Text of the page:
Rings is a bizarre product. I don’t think anyone was really clamouring for a further extension of the Ring’s cinematic universe, with the exception of that Japanese movie where the girl from The Ring fights the boy from The Grudge. That sounds incredible. But here, we already got a sequel to the American remake of The Ring, and it was not a quality product. It was the only time I’ve ever been with a group of people at the theatre and a silent vote was held as to whether or not we were going to leave a half hour in. So Rings did have that working in its favour. It would take actual concentrated effort to make a movie that was worse than the last one. Well congratulations Rings because you somehow pulled that shit off!
2002’s The Ring was one of my favourite horror experiences I’ve had in a theatre. I personally went in with zero expectations so to then be delivered those incredibly tense 2 hours was a treat, and to be surrounded by people who seemed to be having a similar experience only added to the whole thing. You truly could hear a pin drop in the theatre that evening. I wouldn’t be surprised if you could hear a pin drop in a theatre showing of Rings on account of most people giving up and leaving or falling asleep.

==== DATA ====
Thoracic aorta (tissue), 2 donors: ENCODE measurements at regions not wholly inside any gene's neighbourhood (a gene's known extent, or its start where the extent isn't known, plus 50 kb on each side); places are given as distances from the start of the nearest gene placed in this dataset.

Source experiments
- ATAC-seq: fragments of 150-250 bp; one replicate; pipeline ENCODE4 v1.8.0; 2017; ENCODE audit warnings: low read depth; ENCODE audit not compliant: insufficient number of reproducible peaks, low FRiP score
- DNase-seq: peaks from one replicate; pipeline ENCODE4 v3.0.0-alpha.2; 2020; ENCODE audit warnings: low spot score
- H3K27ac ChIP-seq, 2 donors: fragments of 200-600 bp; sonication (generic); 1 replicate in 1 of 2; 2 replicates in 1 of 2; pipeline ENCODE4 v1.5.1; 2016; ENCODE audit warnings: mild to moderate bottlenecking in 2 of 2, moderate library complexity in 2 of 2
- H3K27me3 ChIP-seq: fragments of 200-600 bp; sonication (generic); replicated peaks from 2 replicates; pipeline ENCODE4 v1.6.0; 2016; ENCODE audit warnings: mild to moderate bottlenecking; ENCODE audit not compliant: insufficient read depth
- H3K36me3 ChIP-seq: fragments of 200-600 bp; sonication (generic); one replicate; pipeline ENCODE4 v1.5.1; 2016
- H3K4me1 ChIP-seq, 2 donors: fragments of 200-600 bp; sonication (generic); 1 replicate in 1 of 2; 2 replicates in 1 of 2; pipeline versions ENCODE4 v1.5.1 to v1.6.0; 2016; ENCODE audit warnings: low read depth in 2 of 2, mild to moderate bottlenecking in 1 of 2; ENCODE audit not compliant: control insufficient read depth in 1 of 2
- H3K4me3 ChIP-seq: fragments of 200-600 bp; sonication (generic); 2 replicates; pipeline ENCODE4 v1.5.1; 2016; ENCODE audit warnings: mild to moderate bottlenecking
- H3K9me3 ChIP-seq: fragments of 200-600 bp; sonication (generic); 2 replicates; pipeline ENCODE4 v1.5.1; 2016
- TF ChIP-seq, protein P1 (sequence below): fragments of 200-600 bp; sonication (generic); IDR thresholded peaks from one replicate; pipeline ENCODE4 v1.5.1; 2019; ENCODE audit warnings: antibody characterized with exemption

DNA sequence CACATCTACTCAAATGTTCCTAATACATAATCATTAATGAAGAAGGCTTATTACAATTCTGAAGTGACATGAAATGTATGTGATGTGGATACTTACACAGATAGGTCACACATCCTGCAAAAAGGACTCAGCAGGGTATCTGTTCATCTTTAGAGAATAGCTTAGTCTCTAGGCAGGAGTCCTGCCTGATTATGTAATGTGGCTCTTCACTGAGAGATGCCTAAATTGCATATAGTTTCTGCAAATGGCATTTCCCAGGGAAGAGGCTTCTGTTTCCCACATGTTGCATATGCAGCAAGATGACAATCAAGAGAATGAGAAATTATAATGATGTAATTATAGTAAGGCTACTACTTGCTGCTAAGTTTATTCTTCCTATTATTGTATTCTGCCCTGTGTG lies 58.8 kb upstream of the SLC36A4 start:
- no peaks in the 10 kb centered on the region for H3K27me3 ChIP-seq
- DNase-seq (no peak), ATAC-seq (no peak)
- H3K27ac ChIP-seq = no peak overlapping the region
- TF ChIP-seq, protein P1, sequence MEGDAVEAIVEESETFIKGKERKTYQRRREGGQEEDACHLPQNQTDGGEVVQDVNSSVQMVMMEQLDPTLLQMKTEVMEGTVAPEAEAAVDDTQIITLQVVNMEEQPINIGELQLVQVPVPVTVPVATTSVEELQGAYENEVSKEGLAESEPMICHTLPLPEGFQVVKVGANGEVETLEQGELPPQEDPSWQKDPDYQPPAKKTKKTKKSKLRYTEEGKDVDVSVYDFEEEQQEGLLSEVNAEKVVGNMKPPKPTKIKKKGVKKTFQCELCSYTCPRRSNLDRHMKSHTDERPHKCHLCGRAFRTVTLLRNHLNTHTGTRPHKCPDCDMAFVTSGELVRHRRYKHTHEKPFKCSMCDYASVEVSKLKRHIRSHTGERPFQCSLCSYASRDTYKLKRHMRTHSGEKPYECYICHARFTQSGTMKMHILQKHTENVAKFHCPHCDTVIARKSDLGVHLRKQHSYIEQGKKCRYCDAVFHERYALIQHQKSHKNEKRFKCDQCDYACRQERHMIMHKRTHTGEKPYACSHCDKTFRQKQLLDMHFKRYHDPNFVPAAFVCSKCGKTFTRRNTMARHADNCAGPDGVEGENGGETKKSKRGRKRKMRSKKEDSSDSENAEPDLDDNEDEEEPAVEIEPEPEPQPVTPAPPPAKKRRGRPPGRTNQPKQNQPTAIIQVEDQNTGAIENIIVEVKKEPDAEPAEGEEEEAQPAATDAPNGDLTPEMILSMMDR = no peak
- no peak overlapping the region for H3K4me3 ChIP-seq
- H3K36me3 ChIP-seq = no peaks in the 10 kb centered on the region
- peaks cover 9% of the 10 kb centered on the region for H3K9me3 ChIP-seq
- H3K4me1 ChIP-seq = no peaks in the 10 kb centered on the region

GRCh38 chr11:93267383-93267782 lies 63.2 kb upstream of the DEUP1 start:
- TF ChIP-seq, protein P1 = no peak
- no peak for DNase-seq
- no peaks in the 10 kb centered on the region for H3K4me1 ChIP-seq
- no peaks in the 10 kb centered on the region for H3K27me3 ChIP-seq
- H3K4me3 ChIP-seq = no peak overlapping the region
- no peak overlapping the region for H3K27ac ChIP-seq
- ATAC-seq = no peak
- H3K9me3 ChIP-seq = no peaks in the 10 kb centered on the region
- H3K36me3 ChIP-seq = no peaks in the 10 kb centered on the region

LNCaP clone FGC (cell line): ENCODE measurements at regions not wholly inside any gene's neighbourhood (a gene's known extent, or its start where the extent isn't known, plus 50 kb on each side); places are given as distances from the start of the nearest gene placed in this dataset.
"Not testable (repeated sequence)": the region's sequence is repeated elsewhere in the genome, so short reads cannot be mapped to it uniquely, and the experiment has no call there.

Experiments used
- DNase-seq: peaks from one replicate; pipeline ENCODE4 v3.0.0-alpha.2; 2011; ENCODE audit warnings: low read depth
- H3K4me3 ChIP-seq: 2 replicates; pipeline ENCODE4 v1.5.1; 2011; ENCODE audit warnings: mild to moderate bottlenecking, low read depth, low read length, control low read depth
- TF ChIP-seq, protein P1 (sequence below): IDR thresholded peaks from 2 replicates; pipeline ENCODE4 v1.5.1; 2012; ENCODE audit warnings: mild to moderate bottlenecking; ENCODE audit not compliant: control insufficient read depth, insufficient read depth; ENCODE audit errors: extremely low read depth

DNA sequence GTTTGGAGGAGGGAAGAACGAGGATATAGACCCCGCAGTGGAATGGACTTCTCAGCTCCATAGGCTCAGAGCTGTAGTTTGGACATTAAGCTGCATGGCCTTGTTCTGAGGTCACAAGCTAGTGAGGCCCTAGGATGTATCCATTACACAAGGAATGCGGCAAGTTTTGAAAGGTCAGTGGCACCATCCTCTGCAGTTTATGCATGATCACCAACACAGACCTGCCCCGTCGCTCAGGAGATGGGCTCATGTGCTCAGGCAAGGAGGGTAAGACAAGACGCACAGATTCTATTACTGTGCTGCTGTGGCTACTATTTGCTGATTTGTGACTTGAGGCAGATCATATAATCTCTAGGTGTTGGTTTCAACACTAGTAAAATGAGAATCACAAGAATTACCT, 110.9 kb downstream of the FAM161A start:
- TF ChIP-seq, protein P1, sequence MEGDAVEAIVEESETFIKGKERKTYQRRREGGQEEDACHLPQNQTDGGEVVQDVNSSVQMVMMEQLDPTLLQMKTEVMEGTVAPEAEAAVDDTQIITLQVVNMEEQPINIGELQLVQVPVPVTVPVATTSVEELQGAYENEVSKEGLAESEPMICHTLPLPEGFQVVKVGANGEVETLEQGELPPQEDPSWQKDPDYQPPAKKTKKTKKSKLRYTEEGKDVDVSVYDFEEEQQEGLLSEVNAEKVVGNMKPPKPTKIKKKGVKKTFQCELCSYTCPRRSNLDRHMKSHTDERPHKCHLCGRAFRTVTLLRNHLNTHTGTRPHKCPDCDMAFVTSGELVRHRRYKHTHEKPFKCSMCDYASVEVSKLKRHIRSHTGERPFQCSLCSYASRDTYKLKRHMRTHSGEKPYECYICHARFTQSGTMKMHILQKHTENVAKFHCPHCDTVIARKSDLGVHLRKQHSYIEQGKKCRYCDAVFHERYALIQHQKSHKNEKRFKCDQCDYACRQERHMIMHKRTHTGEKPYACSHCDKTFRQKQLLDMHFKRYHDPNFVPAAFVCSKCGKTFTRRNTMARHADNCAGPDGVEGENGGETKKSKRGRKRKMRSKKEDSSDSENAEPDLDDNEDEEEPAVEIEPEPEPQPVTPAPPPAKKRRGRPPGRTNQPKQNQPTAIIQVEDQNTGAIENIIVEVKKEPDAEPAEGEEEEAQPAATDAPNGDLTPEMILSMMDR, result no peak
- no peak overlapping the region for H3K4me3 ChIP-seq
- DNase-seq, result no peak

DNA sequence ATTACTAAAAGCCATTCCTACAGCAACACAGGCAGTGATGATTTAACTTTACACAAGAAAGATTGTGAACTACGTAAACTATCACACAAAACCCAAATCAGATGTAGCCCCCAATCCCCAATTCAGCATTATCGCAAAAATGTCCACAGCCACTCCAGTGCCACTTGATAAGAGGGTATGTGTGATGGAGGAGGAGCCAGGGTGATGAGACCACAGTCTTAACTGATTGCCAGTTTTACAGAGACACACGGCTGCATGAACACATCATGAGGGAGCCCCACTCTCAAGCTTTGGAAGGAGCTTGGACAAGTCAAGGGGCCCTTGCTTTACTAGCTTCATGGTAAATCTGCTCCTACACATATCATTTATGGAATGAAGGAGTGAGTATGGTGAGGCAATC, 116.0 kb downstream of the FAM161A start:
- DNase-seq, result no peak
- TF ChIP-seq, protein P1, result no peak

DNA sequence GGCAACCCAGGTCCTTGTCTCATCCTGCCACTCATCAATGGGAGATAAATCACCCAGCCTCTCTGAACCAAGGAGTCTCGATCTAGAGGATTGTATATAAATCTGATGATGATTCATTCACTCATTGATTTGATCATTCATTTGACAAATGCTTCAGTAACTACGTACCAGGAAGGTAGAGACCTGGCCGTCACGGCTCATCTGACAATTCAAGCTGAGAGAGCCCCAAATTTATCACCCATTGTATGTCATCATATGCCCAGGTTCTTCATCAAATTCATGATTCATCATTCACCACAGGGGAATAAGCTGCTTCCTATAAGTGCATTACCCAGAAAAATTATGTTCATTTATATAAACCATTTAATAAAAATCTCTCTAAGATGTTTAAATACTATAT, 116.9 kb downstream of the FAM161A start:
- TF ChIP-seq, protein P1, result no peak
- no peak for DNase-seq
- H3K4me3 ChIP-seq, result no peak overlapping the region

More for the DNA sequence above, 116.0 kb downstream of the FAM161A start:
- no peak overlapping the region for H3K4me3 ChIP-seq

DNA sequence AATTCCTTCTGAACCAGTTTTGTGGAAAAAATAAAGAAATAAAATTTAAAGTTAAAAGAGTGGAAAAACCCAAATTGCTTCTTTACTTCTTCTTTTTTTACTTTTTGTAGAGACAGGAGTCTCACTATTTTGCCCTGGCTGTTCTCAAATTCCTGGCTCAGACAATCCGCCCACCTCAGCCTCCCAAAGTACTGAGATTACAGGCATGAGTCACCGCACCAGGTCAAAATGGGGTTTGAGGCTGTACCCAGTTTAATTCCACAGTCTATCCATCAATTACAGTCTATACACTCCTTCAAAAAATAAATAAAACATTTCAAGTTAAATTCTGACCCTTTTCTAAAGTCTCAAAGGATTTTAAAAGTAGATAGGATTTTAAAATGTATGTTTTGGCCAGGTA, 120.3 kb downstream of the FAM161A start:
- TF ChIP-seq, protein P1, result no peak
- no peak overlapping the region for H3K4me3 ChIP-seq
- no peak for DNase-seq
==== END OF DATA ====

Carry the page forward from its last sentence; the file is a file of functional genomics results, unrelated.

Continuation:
I think by now everyone knows the overall deal with these movies, even if you’ve never actually sat down to watch one. There’s a creepy video tape. You absolutely should not watch this creepy video tape, but if you do, you are greeted with a bunch of gross and random images of bugs and chairs and wells. Then it’s over and before you can register what any of that was, your phone rings and a girl tells you that you’re going to die in 7 days. Well, she actually just says “7 days” and I guess most people just come to the logical conclusion that their clock is ticking. The only way to save yourself is to make a copy of the tape and pass along the curse. If you don’t, Samara will emerge out of your tv set and…look at you. Then you’re totes dead. The mystery of Samara and the curse felt largely resolved already so the idea they were making a sequel and not a remake was intriguing at the very least. Where was there to go with the story from here? Turns out nowhere. The answer to that question is nowhere.
The commercials and trailers for Rings made a big deal of a set-piece where Samara stalks a guy on a plane and has her video playing on all of the in-seat televisions. This was built up as the big finale so I was surprised, and initially excited, when it was revealed to be the opening scene. If they were confident enough to open with this show stopper then surely they must have some gold tucked away for later! That excitement quickly faded three minutes later when the plane scene concluded and was in no way the large scale set-piece it could have/should have been. The scene moves at a ridiculously brisk pace so there is no time to build up any suspense. Within the first minute, a nameless character has explained the backstory of the cursed tape to a confused stranger, revealed he has 5 minutes left before his week is up, then Samara is after him. It all happens within a few minutes and is far more confusing than it is frightening.